Burning Ridge Thriving As Locals’ Go-To Club

Burning Ridge Golf Club grabs our attention.

There’s the location in eastern Conway, a short distance from some of the ultra-busy touristy tracks of the area. So even during the busy season, its layout is highlighted by grass that shows little wear and even better lies. But for all the segments that could be pin-pointed by the ebbs and flows of traffic that don’t quite mimic its U.S. 501 pipeline into Myrtle Beach proper, Burning Ridge quietly brings a nifty feature to the table.

Beginning and ending with a Par 5s, the amended 18-hole Gene Hamm design sandwiches 16 others between its two longest of the day. (par five 1st hole pictured above, par five 18th pictured right)

“No. 1 gives the player an opportunity to ease into the round without those first hole jitters by hitting two straight forward shots with minimal danger,” head golf professional Zack Atkinson said. “I feel that opening on a Par 5 is memorable because it’s not normal. Having more opportunities to start with a birdie or eagle is always a positive. Ending on a par five is something that provides a memorable experience. A well-designed closing Par 5 can be the focal point of the course. It gives you one last chance to be the hero and score well on the hole.”
Hamm’s original design was cropped some in 2005, when the old Burning Ridge West Course was re-developed for housing. It cost the property 18 holes, but it also brought the old East Course – what we see today – to the forefront.

At 6,216 yards from the white tees, this Par-72 track has attracted locals galore who don’t want to cross the Intracoastal Waterway for a quality round. Playing groups have made it a go-to spot, dipping and diving around those occasional high-traffic days with leisurely rounds where conversations dictate the feel, not a rush to get out of the way.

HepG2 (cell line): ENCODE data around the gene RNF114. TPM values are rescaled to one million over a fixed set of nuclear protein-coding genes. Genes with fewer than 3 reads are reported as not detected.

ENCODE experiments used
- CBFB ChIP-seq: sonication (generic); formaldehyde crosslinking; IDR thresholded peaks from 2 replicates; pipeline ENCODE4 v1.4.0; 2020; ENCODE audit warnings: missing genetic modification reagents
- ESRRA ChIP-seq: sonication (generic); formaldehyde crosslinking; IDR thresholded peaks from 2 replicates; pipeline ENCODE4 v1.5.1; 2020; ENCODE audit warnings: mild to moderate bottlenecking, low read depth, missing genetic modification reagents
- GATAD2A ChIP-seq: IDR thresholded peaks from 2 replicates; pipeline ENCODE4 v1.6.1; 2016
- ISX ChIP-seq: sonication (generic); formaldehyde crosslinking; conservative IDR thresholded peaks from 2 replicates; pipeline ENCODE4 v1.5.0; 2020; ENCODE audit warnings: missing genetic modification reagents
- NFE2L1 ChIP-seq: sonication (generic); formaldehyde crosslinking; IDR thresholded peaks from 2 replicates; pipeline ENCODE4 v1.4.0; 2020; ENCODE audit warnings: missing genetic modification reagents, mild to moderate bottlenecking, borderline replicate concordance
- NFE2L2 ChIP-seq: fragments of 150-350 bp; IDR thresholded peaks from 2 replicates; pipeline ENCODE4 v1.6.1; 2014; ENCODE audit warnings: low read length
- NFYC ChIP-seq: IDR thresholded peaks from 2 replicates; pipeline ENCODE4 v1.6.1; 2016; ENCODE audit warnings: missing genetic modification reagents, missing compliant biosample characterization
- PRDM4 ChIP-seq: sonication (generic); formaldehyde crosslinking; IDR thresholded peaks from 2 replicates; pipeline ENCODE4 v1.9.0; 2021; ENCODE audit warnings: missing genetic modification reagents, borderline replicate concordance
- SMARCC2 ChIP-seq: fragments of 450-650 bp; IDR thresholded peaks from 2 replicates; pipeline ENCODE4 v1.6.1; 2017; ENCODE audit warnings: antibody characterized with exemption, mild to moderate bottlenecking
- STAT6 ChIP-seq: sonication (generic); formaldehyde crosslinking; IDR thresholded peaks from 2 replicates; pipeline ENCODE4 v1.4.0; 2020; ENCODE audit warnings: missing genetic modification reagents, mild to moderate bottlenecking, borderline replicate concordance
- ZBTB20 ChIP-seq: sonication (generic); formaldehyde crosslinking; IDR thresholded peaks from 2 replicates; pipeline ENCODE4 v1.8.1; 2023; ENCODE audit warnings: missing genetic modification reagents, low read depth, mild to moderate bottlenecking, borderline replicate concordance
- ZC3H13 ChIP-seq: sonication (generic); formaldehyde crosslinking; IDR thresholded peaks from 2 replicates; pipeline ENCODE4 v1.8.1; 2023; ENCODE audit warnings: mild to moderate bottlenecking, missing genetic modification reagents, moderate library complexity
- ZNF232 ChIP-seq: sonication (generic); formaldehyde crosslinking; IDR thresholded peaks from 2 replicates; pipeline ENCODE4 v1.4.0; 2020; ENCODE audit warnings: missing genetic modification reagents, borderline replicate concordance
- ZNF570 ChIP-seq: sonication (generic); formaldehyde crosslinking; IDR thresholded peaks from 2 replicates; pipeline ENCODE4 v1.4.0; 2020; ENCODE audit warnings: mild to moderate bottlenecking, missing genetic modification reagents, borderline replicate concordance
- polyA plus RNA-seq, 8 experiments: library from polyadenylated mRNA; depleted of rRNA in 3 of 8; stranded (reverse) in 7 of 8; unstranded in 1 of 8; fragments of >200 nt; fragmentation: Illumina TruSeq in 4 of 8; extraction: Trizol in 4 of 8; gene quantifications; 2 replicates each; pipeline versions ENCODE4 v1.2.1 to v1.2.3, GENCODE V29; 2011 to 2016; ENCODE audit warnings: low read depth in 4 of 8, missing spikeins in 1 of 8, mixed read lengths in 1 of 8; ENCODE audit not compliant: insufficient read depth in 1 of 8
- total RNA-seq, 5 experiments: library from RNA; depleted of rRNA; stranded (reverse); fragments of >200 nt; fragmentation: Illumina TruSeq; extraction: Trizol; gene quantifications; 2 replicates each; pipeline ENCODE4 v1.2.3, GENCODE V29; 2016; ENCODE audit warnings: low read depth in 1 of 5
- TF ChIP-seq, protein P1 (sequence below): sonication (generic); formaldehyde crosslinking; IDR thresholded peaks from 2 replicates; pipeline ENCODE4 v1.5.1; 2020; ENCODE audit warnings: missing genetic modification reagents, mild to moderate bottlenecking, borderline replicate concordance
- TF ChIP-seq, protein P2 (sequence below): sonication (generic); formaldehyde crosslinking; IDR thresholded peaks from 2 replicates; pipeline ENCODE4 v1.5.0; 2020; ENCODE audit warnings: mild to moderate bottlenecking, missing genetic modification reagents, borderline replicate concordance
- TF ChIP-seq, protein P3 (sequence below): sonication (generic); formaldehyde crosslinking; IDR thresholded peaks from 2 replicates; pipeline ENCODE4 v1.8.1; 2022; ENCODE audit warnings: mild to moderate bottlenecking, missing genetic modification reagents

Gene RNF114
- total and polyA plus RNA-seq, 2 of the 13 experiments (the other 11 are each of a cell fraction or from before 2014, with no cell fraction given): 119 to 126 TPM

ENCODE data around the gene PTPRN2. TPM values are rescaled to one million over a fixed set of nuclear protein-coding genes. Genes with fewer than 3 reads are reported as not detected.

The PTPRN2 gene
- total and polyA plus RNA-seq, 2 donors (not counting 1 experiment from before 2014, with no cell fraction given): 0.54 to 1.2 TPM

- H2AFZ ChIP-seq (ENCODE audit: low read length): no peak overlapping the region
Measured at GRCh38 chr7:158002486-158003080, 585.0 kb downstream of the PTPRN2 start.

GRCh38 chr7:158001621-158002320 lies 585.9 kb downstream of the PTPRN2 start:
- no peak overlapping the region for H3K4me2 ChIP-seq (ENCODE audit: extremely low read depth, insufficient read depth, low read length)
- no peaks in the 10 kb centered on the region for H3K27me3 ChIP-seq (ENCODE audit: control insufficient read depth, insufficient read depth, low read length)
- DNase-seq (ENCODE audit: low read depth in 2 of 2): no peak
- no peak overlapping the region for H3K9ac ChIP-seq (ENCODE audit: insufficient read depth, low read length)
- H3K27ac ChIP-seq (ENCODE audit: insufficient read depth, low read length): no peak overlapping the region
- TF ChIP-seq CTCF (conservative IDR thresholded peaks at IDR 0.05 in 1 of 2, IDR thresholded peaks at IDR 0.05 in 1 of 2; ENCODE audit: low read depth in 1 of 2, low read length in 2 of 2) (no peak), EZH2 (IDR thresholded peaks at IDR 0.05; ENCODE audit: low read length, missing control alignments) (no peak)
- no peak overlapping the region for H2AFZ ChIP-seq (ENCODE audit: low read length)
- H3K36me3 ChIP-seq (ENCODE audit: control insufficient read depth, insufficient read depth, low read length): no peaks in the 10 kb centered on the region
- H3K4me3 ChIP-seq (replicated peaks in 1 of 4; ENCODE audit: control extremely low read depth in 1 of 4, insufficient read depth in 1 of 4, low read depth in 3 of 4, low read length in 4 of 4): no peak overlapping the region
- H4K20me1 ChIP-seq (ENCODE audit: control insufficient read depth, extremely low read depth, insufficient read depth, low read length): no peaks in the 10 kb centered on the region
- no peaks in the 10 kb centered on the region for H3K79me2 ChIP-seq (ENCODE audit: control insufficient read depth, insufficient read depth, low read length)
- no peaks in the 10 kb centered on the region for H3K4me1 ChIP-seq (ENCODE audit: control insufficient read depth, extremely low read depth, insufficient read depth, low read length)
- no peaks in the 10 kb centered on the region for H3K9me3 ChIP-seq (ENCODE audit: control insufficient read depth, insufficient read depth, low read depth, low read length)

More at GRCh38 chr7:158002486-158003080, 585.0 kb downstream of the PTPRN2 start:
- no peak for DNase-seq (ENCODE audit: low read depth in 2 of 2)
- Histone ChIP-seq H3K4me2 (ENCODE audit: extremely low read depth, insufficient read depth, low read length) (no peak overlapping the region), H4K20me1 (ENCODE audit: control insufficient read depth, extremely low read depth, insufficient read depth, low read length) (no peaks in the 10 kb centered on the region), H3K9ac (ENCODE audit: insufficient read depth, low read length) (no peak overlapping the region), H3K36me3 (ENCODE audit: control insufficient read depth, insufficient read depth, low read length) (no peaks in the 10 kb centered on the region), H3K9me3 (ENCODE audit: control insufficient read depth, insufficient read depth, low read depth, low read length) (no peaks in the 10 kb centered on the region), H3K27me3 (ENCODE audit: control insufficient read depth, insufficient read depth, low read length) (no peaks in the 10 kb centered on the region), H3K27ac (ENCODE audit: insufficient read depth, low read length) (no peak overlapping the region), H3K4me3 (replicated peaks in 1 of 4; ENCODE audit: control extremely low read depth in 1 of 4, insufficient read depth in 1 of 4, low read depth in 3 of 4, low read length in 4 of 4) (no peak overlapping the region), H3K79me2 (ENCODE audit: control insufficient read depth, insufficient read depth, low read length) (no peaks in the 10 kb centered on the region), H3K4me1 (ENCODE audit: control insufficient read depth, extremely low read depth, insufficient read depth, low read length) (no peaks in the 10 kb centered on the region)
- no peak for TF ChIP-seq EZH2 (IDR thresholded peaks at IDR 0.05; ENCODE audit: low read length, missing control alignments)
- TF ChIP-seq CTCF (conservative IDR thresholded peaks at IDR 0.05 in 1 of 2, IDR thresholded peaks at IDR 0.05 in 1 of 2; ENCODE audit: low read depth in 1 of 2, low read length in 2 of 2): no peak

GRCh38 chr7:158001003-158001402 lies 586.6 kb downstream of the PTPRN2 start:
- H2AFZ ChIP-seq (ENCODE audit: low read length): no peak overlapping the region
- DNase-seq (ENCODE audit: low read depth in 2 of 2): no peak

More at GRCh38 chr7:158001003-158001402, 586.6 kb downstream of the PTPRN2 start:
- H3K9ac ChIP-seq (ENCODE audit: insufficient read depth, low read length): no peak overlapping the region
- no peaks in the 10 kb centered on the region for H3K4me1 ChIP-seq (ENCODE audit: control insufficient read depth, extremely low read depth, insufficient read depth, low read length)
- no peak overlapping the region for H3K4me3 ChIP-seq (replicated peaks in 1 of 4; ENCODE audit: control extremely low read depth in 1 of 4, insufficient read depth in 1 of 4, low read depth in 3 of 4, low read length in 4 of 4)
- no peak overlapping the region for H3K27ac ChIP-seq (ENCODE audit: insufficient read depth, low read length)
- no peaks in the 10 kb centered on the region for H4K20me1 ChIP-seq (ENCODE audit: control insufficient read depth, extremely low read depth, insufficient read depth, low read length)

Thanks to the 16 holes between the starter and finisher, and certainly aided by all that well-maintained turf, consistency reigns.

Those who want to pump up and try for the short iron into the green can. Those who prefer caution can do that, too.

“This design allows for a risk-reward style of play,” Atkinson said. “Long hitters can be aggressive to cut distance while others can take a more passive shot-shaping approach. The ability to tackle the course in so many ways is something that has always stood out to me.”

The No. 12 hole (pictured right) at Burning Ridge is among the longer Par 3s along the Grand Strand. It measures a cool 200 yards from the whites (247 from the tips, 164 from the seniors) and has a semi-carry over water for everyone but the women’s tees.

It’s no slouch.

“The tee shot looks over water that runs along the entire right side and back of the green. This provides you with an opportunity to be aggressive and target the pin or bail out to the left to guarantee your ball stays dry,” Atkinson said. “The player’s first shot is just the beginning of this hole as the green slopes back to front making some pin placements tricky depending on position.”

Some aggressive players will find help in the form of a bailout bunker between the pin and the water. But like Atkinson said, aiming left here is safe and typically utilized.

For good reason.

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Burning Ridge Golf Club

(275 reviews)
$81 early am
$72   am
$76   pm
$58 late pm
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